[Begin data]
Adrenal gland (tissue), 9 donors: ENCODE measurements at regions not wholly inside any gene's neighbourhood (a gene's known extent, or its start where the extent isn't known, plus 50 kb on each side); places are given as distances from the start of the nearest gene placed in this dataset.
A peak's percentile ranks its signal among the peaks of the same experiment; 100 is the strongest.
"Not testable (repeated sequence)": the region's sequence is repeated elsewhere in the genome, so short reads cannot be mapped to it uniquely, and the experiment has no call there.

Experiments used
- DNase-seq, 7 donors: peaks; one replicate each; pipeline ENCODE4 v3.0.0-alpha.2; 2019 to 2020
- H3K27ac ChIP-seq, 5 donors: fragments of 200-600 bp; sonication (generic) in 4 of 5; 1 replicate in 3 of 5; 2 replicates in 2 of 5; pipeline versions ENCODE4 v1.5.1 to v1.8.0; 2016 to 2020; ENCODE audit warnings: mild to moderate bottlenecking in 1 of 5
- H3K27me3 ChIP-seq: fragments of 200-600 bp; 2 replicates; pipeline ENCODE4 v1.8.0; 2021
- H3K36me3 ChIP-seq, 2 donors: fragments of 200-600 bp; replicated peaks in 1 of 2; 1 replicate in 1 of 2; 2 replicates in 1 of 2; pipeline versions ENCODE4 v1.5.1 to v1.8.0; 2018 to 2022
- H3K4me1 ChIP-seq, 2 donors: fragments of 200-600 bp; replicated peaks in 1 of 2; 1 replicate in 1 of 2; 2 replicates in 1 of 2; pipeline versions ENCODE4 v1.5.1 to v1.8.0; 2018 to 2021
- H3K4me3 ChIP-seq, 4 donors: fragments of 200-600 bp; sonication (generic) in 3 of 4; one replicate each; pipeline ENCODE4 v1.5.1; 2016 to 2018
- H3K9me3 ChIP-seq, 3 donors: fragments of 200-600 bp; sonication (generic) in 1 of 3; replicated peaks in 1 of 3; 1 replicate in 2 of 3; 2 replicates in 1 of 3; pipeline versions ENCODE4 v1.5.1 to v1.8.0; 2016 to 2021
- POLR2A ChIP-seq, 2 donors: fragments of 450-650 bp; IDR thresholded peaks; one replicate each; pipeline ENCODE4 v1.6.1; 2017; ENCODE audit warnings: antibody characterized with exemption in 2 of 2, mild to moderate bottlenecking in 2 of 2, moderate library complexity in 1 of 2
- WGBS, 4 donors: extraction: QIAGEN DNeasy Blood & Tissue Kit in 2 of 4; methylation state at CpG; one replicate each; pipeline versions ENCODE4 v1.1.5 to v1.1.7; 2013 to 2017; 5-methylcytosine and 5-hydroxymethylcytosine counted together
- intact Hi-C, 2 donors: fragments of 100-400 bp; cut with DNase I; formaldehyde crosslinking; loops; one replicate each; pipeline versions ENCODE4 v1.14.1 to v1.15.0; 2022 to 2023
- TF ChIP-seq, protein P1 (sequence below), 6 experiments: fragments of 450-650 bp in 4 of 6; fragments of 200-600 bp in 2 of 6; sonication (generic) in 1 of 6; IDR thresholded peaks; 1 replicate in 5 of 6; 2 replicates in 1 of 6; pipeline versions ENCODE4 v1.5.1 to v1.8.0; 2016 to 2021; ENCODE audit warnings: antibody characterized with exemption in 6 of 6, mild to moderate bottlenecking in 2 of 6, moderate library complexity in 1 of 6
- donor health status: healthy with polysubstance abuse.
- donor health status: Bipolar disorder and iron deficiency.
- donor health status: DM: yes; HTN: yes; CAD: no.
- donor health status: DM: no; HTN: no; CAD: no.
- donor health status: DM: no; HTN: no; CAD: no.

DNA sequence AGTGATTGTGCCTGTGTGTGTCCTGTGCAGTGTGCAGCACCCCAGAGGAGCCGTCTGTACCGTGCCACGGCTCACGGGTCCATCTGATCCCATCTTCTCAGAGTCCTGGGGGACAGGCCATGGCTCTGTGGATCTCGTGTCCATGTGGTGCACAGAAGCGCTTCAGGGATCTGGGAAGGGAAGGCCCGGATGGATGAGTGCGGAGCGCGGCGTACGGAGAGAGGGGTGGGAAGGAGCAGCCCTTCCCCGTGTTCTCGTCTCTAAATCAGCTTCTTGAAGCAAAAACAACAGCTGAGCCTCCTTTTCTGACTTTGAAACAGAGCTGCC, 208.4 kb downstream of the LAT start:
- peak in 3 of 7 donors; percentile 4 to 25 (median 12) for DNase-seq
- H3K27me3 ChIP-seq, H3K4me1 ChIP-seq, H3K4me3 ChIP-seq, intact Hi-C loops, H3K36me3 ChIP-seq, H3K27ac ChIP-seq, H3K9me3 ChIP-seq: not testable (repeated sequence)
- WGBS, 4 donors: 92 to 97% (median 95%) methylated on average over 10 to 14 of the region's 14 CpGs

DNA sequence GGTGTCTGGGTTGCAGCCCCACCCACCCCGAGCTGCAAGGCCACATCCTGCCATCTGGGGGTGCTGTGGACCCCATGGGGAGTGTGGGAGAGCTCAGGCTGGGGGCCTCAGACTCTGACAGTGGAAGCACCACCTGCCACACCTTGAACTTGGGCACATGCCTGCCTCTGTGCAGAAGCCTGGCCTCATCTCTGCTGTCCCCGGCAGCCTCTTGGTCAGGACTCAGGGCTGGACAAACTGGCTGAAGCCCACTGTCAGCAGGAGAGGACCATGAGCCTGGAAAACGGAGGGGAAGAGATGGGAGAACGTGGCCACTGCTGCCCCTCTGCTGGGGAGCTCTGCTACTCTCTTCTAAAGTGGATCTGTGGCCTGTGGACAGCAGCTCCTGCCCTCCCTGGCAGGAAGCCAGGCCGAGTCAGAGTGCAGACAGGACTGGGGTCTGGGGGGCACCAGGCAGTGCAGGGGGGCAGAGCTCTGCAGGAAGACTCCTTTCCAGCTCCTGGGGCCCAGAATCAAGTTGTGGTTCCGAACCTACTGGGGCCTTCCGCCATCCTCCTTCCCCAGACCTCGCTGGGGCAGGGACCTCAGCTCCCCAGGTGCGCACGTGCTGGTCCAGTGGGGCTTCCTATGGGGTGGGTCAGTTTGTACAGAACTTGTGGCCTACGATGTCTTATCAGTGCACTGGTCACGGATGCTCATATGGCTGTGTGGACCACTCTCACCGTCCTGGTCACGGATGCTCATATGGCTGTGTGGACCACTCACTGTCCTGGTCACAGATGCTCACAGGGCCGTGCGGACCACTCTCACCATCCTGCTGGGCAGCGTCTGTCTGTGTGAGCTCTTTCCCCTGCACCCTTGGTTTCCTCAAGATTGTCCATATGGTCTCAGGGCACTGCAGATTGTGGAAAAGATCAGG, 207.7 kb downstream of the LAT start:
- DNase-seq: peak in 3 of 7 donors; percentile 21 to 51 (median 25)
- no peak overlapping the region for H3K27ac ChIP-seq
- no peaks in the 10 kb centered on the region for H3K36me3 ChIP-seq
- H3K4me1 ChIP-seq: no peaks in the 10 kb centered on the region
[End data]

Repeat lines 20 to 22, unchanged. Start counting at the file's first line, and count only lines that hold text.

- donor health status: DM: no; HTN: no; CAD: no.

DNA sequence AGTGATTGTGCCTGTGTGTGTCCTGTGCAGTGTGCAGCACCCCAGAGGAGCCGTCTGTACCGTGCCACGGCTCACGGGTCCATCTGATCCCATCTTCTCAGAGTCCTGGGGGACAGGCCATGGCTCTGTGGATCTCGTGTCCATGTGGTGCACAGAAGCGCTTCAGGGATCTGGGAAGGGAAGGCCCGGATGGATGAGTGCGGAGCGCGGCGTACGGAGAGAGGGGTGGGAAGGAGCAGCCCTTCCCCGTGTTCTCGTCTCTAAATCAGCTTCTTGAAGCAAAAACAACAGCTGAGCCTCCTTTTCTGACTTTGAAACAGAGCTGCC, 208.4 kb downstream of the LAT start:
- peak in 3 of 7 donors; percentile 4 to 25 (median 12) for DNase-seq